Barracuda

Barracuda

A Novel

Book - 2014
Average Rating:
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Raised by a hairdresser single mom in a tiny Melbourne flat, Danny is elevated to an elite world by his Olympics-level swimming talent and must consider returning home twenty years later when a family member reaches out for help.
Publisher: London : Hogarth, 2014
Edition: First United States edition
ISBN: 9780804138420
0804138427
Branch Call Number: Fiction Tsiolkas
Characteristics: 431 pages ; 25 cm

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r
roystreet
Mar 07, 2017

Gave up about 2/5 of the way; partly because Tsiolkas' language is so flat and repetitive, but mainly because these people just didn't have the depth or complexity to interest me.

The author lays down his markers early on - Cobain, in particular, should set off alarm bells - but takes s- o - o - o long to get his story moving. . . .

n
nayoh
Jul 05, 2016

I found it hard to get into but overall liked it. The main character was, at times, extremely unlikeable which made it hard to root for him.

thohneke Apr 08, 2015

First, I want to say that the brief description of the book is incorrect. Dan is not raised by a single mother. This father is alive even at the end of the book, and that detail is important in this book. Dan does leave Australia for a time, but it is not 20 years, and the reason for his return is his desire to be home (or perhaps rather his desire to no longer be in a place that he knows is not his home).

This book provides a inside view of another person's life, even the deep, dark inside that we may not want to acknowledge/that we don't want others to see. Readers who were school and college age in the mid-1990s may relate to the chapter that includes character reactions to Kurt Cobain's death. Competitive swimmers may relate to and enjoy the descriptions of his races.

The book touches on big issues: classism and priviledge; racism (minimal discussion of this topic); understanding love, the desire to be loved, feeling loved (the last chapter is beautiful in this regard); wanting to do something with/make something of your life; being "good enough," living up to expectations; feeling self pride and making your family proud (there may be some Freudian elements within that); dealing with failure (or perceived failure) and recovering from it; personal insecurities; growing up and sexual curiosity; what it means to "start over;" wanting to do right by your family; making up for shortcomings of the past; what it means to be grown up, an adult; wondering if you are a good (v. bad) person.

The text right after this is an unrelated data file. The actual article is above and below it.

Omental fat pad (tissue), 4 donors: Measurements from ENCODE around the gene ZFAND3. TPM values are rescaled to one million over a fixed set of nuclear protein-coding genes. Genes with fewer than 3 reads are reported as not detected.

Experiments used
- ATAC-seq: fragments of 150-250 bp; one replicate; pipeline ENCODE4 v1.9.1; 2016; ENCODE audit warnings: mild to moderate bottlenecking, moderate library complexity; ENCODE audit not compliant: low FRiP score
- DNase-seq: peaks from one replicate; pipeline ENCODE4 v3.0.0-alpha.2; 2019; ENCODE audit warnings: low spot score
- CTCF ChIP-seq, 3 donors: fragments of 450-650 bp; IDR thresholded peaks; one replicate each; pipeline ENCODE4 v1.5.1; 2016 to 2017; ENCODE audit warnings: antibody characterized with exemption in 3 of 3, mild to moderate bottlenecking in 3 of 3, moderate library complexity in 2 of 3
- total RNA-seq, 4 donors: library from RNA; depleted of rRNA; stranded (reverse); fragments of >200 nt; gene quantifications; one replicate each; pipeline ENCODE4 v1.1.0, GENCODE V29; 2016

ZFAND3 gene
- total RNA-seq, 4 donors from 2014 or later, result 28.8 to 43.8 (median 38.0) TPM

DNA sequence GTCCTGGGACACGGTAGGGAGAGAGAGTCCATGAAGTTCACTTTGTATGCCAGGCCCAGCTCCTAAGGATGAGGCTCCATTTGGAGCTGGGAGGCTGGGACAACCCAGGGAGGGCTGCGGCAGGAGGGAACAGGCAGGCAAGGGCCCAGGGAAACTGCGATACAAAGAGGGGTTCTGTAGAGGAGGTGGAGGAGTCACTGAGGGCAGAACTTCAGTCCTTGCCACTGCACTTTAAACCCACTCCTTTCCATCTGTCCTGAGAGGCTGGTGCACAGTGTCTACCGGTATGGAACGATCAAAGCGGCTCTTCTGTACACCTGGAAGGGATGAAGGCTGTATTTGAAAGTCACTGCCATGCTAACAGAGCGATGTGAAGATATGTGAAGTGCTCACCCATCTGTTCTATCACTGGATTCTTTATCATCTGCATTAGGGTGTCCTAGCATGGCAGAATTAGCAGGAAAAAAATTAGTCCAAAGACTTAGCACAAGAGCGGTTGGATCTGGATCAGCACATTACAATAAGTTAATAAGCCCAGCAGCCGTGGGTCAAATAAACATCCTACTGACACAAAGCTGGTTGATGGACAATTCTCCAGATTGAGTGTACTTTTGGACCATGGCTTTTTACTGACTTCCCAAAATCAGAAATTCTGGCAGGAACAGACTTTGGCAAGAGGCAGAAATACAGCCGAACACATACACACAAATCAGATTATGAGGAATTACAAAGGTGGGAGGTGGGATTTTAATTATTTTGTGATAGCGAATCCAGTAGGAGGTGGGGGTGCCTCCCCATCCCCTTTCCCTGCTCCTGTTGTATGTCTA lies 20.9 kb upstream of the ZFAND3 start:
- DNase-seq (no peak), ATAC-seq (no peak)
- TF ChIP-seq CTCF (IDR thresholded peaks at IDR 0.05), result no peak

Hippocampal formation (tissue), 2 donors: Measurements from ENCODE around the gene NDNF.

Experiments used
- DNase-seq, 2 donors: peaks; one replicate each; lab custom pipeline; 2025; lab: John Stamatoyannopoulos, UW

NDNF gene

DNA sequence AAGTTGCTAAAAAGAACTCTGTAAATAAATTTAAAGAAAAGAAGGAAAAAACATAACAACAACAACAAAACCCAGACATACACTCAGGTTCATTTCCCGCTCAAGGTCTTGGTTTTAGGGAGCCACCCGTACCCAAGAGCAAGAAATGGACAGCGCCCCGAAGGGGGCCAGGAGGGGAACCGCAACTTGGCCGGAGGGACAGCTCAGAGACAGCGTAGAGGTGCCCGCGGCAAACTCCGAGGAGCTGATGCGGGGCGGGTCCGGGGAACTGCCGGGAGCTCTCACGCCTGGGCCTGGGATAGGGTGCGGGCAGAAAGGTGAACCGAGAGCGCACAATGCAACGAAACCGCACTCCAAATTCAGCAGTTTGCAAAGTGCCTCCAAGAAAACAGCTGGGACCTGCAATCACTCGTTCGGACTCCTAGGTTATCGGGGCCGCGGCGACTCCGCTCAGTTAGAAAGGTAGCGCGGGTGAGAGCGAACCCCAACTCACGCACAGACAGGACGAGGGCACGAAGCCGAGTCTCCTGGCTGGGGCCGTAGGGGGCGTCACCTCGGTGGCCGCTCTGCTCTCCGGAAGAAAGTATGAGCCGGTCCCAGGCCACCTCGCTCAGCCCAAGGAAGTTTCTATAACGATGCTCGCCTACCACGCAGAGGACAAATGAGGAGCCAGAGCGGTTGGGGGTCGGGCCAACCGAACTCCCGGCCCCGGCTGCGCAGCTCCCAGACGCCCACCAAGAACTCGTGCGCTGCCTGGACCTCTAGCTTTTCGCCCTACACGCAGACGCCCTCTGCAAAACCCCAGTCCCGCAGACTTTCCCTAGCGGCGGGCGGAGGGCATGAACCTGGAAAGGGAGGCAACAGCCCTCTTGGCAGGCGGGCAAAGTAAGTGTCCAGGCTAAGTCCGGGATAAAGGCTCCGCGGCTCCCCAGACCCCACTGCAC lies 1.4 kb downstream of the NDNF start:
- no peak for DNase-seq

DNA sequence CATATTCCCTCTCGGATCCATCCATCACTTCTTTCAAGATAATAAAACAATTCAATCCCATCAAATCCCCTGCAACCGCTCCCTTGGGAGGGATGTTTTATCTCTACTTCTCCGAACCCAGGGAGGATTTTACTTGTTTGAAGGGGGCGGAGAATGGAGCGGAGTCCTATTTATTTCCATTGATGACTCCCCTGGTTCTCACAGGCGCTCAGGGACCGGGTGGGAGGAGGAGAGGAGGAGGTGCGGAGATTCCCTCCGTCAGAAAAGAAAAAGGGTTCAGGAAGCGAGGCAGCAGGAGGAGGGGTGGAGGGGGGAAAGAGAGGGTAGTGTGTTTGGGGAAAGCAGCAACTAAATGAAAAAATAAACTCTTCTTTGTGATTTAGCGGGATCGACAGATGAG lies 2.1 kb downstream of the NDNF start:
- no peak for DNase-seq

Anger and dealing with it (or not dealing with it in a good way) is also an important theme in this book. The book is told from a male point of view, and it illustrates the way men deal with things (like the way Dan and his father wordlessly "make up" after a fight).
I recommend the because it creates the opportunity to reflect on and discuss many different issues.

madison382 Apr 05, 2015

This is a heart breaking story (from the author of the Slap) about a young Olympic hopeful, who did not qualify for the heat he tried out for in the Olympics and the devasting effect it took on his life. The book started out slow, but stay with it, as it goes back and forth in different stages of the young man's life.

s
Sansha
Apr 29, 2014

Wow, what a roller-coaster of emotions. I really enjoyed this story, the journey of Daniel Kelly champion school boy swimmer who has high hopes of representing Australia. But what does it take to be a champion, a champion human being? I loved the story being set in Melbourne and that so many familiar places are part of the Dan's life.

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r
roystreet
Mar 06, 2017

"I've always admired the working class, my dear, always. Like us, you know exactly who you are. But look at them." [Mrs Taylor] waved a hand dismissively at the others at the table. "They have no idea how abysmal they are. Lord, how I detest the middle class."

Danny looked into her bright shining eyes and knew he had just been given a gift, but he didn't know how to unwrap it, could not figure out how to accept it.

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